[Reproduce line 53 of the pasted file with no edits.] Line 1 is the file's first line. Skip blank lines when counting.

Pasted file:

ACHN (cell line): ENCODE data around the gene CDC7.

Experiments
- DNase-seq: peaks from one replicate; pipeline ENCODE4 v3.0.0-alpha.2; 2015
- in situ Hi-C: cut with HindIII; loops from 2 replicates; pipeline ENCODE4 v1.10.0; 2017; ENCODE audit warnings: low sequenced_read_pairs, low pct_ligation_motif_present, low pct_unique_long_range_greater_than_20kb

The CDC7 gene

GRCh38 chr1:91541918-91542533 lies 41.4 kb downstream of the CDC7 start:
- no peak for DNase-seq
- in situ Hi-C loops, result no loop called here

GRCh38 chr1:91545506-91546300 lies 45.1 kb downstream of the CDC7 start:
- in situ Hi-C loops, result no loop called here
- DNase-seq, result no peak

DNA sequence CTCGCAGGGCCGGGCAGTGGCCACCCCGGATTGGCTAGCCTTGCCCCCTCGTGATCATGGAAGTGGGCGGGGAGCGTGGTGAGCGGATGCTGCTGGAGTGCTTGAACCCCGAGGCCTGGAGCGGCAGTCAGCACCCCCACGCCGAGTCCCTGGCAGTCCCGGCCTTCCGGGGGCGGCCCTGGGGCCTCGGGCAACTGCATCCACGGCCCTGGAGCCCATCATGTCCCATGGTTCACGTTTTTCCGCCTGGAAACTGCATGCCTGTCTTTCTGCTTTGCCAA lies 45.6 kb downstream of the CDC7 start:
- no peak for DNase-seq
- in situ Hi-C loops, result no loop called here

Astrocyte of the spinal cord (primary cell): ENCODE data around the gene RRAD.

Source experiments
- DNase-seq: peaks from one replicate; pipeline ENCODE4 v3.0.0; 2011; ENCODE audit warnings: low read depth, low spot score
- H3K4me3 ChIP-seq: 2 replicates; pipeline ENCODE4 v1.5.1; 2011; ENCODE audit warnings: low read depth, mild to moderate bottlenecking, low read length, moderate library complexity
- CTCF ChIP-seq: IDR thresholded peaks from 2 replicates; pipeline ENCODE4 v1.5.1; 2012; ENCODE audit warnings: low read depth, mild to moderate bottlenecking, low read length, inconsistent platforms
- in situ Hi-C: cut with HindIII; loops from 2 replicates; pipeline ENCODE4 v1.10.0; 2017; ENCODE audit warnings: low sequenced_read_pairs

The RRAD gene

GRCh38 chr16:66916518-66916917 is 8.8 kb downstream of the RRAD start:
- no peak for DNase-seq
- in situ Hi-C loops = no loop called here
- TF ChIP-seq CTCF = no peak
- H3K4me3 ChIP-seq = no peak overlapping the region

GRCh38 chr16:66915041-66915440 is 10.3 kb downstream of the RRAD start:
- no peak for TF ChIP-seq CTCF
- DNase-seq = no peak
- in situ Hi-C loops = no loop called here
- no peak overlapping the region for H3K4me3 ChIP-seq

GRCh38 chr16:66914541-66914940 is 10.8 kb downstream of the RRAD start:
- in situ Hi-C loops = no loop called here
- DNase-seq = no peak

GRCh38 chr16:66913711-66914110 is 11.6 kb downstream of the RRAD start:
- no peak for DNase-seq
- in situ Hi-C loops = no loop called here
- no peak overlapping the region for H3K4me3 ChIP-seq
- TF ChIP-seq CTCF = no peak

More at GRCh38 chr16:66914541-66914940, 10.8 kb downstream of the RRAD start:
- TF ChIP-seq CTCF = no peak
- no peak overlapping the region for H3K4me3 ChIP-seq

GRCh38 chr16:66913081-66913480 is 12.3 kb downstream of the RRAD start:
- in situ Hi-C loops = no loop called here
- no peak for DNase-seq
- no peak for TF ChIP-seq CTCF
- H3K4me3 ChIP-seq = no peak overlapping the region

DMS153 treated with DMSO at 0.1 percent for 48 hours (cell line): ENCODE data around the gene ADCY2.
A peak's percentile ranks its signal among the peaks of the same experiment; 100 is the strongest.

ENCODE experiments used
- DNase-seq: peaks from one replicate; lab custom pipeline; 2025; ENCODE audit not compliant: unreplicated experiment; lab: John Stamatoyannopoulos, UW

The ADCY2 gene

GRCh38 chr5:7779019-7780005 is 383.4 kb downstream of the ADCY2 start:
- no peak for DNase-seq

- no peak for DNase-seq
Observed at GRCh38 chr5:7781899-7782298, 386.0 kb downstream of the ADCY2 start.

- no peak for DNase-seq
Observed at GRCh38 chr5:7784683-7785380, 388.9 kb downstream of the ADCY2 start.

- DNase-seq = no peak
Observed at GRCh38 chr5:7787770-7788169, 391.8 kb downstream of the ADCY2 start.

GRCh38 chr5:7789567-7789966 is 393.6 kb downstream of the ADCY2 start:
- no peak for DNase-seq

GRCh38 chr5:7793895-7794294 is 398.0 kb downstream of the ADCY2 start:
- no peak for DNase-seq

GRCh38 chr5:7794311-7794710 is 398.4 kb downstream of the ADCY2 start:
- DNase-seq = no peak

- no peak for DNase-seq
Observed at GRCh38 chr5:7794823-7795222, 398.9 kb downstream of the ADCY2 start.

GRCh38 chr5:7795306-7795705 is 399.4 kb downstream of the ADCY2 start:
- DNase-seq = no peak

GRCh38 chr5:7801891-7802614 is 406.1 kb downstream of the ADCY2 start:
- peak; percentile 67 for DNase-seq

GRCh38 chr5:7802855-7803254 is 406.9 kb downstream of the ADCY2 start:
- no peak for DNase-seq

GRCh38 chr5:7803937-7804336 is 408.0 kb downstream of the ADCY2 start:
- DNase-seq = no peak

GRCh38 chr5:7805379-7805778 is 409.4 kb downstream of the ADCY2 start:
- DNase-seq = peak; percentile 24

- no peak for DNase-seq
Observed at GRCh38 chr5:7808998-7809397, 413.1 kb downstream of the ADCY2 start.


GRCh38 chr5:7779019-7780005 is 383.4 kb downstream of the ADCY2 start: